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Lung Disorders Special Report

COPD: Catching the “Silent Killer”

According to the National Heart, Lung, and Blood Institute about 12 million Americans likely have chronic obstructive pulmonary disease (COPD) but don't know it. Because COPD often produces no symptoms in its early stages, it is often not caught until severe breathing problems develop. That's why COPD is sometimes referred to as "chronic overlooked pulmonary disease." However, by catching the disease early, people with COPD can make lifestyle changes and start on treatments that will slow the loss of lung function, improve their quality of life, and, in some cases, increase survival.

To help identify COPD at its earliest stages before it causes serious lung damage, anyone at risk for COPD should take a simple, painless, noninvasive breathing test called spirometry at the first sign of any breathing difficulties. People at risk for COPD include current and former smokers over age 40, anyone exposed to environmental tobacco smoke or irritants in the workplace, people with a family history of COPD, and anyone with the genetic abnormality alpha1-antitrypsin, or AAT, deficiency.

Anyone of any age, regardless of smoking history, should have a spirometry test if they have these COPD symptoms:

  • constant coughing, sometimes called smoker's cough
  • shortness of breath while doing activities you used to be able to do
  • excess sputum production
  • feeling like you can't breathe
  • difficulty taking a deep breath
  • wheezing

What Is Spirometry?
Spirometry is a lung function test that measures the amount of air you can blow out of your lungs and how fast you can blow it out. The test is performed with a machine called a spirometer. To perform the test, you will be asked to take as deep a breath as you can, and to then blow out as hard and as fast as you can into a disposable mouthpiece that is connected to the spirometer with a flexible tube. The spirometer will then measure how much air you exhaled in the first second, called the forced expiratory volume in one second (FEV1), and the total amount of air exhaled, known as the forced vital capacity (FVC). Some portable office spirometers measure FEV1 and the total amount you exhaled in six seconds (FEV6). On these spirometers, FEV6 is used as a substitute for FVC.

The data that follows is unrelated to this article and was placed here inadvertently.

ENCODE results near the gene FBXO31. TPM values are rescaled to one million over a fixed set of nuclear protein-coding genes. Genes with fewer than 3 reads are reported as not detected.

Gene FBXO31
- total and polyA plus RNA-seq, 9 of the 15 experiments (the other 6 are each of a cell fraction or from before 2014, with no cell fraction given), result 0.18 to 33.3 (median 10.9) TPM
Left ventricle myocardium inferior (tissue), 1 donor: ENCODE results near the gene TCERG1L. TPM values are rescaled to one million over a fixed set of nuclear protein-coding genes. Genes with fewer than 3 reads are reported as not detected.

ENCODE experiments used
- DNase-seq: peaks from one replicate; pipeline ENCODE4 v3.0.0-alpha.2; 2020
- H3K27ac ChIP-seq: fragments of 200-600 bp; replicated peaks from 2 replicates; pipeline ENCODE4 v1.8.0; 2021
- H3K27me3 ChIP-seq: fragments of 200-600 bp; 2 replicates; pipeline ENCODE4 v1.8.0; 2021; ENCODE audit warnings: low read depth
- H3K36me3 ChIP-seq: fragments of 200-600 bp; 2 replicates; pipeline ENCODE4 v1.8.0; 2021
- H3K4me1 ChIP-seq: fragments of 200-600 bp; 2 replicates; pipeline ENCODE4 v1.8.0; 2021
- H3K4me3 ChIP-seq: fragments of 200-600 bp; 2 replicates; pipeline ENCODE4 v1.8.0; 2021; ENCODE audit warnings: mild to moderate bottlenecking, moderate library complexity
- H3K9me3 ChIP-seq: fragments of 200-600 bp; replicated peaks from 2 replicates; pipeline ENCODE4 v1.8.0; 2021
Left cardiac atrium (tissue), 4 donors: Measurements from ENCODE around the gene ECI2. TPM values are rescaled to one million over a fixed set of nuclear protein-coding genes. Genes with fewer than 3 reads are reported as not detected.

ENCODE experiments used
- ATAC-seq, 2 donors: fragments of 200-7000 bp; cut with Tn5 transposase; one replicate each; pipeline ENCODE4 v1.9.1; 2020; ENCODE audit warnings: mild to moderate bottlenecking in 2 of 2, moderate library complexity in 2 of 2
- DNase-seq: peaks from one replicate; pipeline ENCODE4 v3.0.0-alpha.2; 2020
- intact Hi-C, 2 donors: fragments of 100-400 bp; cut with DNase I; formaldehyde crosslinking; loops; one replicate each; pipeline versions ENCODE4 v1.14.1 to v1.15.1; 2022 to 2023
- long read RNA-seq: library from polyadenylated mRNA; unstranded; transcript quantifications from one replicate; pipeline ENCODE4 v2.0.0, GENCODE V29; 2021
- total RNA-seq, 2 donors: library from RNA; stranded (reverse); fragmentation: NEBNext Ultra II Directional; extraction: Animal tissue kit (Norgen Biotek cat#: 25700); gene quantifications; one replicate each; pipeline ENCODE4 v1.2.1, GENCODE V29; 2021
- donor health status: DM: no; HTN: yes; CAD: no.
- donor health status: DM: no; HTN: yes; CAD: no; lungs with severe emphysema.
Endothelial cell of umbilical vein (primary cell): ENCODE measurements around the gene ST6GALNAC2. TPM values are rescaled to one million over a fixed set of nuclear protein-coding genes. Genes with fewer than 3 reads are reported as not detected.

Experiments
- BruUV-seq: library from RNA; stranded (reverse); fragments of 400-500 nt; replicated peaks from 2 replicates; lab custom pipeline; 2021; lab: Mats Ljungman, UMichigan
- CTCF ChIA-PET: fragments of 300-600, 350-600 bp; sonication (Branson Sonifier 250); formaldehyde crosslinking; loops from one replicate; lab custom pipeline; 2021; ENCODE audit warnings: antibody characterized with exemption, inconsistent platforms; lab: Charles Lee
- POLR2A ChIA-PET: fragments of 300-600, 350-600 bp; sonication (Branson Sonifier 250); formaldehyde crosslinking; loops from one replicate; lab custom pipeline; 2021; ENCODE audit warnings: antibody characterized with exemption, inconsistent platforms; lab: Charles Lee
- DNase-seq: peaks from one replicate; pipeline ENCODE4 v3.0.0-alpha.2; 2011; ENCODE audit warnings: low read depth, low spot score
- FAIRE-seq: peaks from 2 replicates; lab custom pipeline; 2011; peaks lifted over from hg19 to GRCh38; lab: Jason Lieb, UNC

Doctors use the ratio of FEV1 to FVC (or FEV6) to help determine whether your lungs are functioning normally. The ratio is obtained by dividing your FEV1 by your FVC (or FEV6).

A value less than 70% suggests that you may have COPD. FEV1 is used to measure the severity of COPD. It is expressed as a percentage of the average result expected (the percent predicted) for a healthy person of your age, height, gender, and race. For example, a person with an FEV1 of 50% exhales about half the amount that a similar healthy person would be expected to exhale in one second. In general, an FEV1 greater than 80% of predicted is considered normal.

Why Early Diagnosis of COPD Matters
If you're in an at-risk group and spirometry indicates your lungs are healthy, experts recommend getting retested in three to five years. If you do have COPD, the sooner you are diagnosed, the sooner you'll be able to start treatment and make lifestyle changes that can help slow disease progression. If you have mild or moderate COPD, your doctor may recommend some or all of the following:

  • Stop smoking. If you smoke, quitting will prevent further damage to your lungs as well as help preserve remaining lung function.
  • Get vaccinated. The flu can be very harmful to people with COPD, often leading to pneumonia and other serious respiratory problems that require hospitalization. To protect yourself from the influenza virus, get a flu shot yearly. A pneumococcal vaccine every five to 10 years also is important.
  • Take your medications. Proper treatment can help to reduce the frequency of COPD exacerbations. If you occasionally have symptoms, your doctor may prescribe a short-acting bronchodilator, such as ipratropium (Atrovent HFA) or levalbuterol (Xopenex HFA) to be used as needed. When your symptoms become more frequent, a long-acting bronchodilator, such as tiotropium (Spiriva) or salmeterol (Serevent), might be prescribed.
  • Go to pulmonary rehabilitation classes. This program of education and exercise classes for people with all stages of COPD teaches you about how your lungs function, how to exercise and do activities with less shortness of breath, and how to live better with your lung condition.
  • Posted in Lung Disorders on July 16, 2009

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